Photo: Getty
Show Hide image

After Richmond Park, Labour MPs are haunted by a familiar ghost

Labour MPs in big cities fear the Liberal Democrats, while in the north, they fear Ukip. 

The Liberal Democrats’ victory in Richmond Park has Conservatives nervous, and rightly so. Not only did Sarah Olney take the votes of soft Conservatives who backed a Remain vote on 23 June, she also benefited from tactical voting from Labour voters.

Although Richmond Park is the fifth most pro-Remain constituency won by a Conservative at the 2015 election, the more significant number – for the Liberal Democrats at least – is 15: that’s the number of Tory-held seats they could win if they reduced the Labour vote by the same amount they managed in Richmond Park.

The Tories have two Brexit headaches, electorally speaking. The first is the direct loss of voters who backed David Cameron in 2015 and a Remain vote in 2016 to the Liberal Democrats. The second is that Brexit appears to have made Liberal Democrat candidates palatable to Labour voters who backed the party as the anti-Conservative option in seats where Labour is generally weak from 1992 to 2010, but stayed at home or voted Labour in 2015.

Although local council by-elections are not as dramatic as parliamentary ones, they offer clues as to how national elections may play out, and it’s worth noting that Richmond Park wasn’t the only place where the Liberal Democrats saw a dramatic surge in the party’s fortunes. They also made a dramatic gain in Chichester, which voted to leave.

(That’s the other factor to remember in the “Leave/Remain” divide. In Liberal-Conservative battlegrounds where the majority of voters opted to leave, the third-placed Labour and Green vote tends to be heavily pro-Remain.)

But it’s not just Conservatives with the Liberal Democrats in second who have cause to be nervous.  Labour MPs outside of England's big cities have long been nervous that Ukip will do to them what the SNP did to their Scottish colleagues in 2015. That Ukip is now in second place in many seats that Labour once considered safe only adds to the sense of unease.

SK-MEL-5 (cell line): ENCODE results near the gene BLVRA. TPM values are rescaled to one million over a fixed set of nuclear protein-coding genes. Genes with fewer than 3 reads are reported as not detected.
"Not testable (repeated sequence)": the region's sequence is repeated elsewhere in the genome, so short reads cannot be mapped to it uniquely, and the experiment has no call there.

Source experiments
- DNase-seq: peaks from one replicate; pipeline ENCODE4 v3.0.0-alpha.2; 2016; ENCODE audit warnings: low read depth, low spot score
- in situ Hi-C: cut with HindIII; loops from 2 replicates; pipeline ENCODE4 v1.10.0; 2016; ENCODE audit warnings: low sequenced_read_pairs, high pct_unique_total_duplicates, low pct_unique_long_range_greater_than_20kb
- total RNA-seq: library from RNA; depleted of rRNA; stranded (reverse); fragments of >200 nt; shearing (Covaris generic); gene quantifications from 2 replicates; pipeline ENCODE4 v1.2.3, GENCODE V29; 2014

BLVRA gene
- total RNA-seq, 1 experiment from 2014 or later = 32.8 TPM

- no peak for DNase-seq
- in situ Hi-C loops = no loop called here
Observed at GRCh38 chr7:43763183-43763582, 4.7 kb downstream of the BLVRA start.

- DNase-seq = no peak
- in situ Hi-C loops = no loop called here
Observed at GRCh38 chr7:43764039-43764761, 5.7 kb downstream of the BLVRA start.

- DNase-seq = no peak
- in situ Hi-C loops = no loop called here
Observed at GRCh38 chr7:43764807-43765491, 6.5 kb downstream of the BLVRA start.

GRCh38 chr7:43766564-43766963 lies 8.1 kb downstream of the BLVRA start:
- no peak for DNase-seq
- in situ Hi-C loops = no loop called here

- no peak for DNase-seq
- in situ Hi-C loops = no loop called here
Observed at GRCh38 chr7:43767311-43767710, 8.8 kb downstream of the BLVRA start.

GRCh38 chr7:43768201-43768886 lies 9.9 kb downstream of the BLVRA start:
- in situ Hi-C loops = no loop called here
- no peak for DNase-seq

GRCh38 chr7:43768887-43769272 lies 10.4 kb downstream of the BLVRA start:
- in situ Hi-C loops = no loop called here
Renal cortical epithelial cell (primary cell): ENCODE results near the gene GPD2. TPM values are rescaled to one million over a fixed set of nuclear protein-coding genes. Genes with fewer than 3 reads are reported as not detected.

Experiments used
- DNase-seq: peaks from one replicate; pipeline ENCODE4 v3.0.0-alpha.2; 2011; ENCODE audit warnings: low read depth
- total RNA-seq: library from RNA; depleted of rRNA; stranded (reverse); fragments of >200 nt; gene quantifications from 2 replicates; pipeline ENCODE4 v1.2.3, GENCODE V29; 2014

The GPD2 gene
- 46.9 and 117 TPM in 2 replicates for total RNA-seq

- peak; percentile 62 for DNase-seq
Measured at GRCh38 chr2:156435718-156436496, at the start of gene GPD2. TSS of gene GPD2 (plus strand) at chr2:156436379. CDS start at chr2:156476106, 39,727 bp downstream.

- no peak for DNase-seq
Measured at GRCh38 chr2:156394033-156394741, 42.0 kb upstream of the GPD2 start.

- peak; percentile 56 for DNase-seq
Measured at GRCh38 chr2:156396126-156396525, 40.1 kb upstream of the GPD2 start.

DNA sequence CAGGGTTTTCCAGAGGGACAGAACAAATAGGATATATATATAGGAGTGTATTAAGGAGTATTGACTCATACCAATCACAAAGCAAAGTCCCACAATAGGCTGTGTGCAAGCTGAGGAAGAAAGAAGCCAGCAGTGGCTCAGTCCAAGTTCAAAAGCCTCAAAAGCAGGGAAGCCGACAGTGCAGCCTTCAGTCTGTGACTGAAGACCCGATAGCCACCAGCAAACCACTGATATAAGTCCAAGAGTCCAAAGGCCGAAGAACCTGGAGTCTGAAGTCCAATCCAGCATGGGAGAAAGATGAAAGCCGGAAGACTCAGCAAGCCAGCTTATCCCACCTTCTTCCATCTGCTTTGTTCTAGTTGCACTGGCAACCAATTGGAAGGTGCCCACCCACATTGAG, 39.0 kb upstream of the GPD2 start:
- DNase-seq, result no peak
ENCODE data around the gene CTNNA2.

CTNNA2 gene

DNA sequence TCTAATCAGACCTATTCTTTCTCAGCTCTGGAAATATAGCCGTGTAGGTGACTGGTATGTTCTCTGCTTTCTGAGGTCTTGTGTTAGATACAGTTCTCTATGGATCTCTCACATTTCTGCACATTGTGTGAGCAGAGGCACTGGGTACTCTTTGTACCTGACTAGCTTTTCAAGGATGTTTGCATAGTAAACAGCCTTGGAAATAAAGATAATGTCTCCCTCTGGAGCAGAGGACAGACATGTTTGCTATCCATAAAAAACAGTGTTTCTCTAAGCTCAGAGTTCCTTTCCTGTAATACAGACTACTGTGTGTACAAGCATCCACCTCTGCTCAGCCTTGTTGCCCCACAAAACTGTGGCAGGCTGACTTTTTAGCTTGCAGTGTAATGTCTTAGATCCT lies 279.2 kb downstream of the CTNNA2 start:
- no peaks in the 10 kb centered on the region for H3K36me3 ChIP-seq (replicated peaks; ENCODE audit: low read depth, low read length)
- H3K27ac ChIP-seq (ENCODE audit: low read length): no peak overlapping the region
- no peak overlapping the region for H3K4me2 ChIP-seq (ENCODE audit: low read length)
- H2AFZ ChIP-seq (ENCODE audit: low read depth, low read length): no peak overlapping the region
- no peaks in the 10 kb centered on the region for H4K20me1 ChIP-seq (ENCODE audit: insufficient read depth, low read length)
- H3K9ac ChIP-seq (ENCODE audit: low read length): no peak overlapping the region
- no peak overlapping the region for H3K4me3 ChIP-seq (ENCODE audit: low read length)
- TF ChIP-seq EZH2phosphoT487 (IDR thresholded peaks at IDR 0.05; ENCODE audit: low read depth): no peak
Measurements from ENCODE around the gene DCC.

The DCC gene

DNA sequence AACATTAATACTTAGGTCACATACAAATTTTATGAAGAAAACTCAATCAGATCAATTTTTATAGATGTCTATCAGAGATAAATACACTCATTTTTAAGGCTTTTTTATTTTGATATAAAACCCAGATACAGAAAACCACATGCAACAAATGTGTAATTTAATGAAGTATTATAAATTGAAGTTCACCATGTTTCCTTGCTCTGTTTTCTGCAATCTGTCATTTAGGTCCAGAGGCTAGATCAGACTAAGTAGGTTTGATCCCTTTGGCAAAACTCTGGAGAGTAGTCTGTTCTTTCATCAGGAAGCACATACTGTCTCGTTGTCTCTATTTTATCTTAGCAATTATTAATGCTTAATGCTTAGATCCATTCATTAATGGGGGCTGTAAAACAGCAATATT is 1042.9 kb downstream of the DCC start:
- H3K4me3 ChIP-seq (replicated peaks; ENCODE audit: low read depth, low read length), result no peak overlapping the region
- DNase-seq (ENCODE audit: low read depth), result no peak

In a lot of seats, the closeness of Ukip is overstated. As one MP, who has the Conservatives in second place observed, “All that’s happened is you used to have five or six no-hopers, and all of that vote has gone to Ukip, so colleagues are nervous”. That’s true, to an extent. But it’s worth noting that the same thing could be said for the Liberal Democrats in Conservative seats in 1992. All they had done was to coagulate most of the “anyone but the Conservative” vote under their banner. In 1997, they took Conservative votes – and with it, picked up 28 formerly Tory seats.

Also nervous are the party’s London MPs, albeit for different reasons. They fear that Remain voters will desert them for the Liberal Democrats. (It’s worth noting that Catherine West, who sits for the most pro-Remain seat in the country, has already told constituents that she will vote against Article 50, as has David Lammy, another North London MP.)

A particular cause for alarm is that most of the party’s high command – Jeremy Corbyn, Emily Thornberry, Diane Abbott, and Keir Starmer – all sit for seats that were heavily pro-Remain. Thornberry, in particular, has the particularly dangerous combination of a seat that voted Remain in June but has flirted with the Liberal Democrats in the past, with the shadow foreign secretary finishing just 484 votes ahead of Bridget Fox, the Liberal Democrat candidate, in 2005.

Are they right to be worried? That the referendum allowed the Liberal Democrats to reconfigure the politics of Richmond Park adds credence to a YouGov poll that showed a pro-Brexit Labour party finishing third behind a pro-second referendum Liberal Democrat party, should Labour go into the next election backing Brexit and the Liberal Democrats opt to oppose it.

The difficulty for Labour is the calculation for the Liberal Democrats is easy. They are an unabashedly pro-European party, from their activists to their MPs, and the 22 per cent of voters who back a referendum re-run are a significantly larger group than the eight per cent of the vote that Nick Clegg’s Liberal Democrats got in 2015.

The calculus is more fraught for Labour. In terms of the straight Conservative battle, their best hope is to put the referendum question to bed and focus on issues which don’t divide their coalition in two, as immigration does. But for separate reasons, neither Ukip nor the Liberal Democrats will be keen to let them.

At every point, the referendum question poses difficulties for Labour. Even when neither Ukip nor the Liberal Democrats take seats from them directly, they can hurt them badly, allowing the Conservatives to come through the middle.

The big problem is that the stance that makes sense in terms of maintaining party unity is to try to run on a ticket of moving past the referendum and focussing on the party’s core issues of social justice, better public services and redistribution.

But the trouble with that approach is that it’s alarmingly similar to the one favoured by Kezia Dugdale and Scottish Labour in 2016, who tried to make the election about public services, not the constitution. They came third, behind a Conservative party that ran on an explicitly pro-Union platform. The possibility of an English sequel should not be ruled out.  

Stephen Bush is special correspondent at the New Statesman. His daily briefing, Morning Call, provides a quick and essential guide to British politics.